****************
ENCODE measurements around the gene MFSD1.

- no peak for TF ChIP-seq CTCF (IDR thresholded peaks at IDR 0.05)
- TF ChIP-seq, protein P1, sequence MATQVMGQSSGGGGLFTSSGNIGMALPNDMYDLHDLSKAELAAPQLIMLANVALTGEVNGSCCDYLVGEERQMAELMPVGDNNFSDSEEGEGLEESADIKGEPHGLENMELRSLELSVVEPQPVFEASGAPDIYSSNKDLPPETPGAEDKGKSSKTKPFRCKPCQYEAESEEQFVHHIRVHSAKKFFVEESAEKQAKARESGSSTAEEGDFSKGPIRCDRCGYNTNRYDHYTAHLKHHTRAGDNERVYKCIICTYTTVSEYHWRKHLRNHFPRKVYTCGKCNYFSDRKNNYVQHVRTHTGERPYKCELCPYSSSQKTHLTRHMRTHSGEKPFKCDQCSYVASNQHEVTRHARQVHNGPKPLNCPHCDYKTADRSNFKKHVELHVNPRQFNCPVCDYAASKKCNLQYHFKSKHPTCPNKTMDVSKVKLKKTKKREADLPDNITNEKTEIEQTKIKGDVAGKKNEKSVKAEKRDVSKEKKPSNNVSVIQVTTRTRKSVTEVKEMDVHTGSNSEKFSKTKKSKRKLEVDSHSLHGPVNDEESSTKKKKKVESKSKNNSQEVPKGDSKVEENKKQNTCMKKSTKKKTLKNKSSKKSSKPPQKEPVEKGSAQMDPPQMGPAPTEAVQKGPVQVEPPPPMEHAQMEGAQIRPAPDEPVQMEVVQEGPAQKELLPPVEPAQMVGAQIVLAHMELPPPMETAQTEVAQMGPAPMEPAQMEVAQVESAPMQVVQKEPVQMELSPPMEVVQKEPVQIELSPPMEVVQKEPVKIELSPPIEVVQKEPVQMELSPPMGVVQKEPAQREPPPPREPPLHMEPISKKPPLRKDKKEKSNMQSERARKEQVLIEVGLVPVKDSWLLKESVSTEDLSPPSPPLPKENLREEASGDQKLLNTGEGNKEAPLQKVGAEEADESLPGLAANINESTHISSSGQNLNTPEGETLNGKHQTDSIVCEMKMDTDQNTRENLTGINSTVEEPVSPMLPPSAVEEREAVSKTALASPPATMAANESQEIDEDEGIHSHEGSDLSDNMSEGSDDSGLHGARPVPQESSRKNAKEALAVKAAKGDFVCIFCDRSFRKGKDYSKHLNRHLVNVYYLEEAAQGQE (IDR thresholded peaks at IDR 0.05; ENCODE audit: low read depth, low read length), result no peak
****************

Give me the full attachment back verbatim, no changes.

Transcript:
ENCODE measurements around the gene MFSD1.

- no peak for TF ChIP-seq CTCF (IDR thresholded peaks at IDR 0.05)
- TF ChIP-seq, protein P1, sequence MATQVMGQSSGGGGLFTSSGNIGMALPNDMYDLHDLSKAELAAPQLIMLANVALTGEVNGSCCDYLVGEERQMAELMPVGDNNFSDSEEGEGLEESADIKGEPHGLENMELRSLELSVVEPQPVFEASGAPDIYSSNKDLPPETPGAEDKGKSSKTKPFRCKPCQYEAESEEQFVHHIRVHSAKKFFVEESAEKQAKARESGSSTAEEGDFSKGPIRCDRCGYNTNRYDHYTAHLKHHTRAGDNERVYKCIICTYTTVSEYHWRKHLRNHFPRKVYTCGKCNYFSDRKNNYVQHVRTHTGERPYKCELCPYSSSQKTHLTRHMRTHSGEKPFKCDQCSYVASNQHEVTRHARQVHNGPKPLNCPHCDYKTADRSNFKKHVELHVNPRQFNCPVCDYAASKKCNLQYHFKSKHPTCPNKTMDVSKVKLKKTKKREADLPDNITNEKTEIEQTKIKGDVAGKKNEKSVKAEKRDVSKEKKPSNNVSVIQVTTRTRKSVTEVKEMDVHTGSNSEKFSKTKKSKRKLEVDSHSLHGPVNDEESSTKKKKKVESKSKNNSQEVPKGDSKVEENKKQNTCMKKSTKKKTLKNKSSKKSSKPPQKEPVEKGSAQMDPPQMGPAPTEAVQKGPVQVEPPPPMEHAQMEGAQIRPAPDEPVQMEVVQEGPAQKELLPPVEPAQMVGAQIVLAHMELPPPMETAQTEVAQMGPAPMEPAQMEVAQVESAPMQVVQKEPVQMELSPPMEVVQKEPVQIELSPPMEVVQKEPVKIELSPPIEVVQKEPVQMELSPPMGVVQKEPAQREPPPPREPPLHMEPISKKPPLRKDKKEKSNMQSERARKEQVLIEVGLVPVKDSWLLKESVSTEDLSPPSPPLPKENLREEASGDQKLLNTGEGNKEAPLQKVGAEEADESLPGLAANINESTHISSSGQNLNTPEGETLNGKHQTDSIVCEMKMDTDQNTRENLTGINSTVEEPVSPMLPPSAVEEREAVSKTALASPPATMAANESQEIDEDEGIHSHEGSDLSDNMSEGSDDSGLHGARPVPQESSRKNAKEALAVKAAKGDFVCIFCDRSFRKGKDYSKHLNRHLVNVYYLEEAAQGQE (IDR thresholded peaks at IDR 0.05; ENCODE audit: low read depth, low read length), result no peak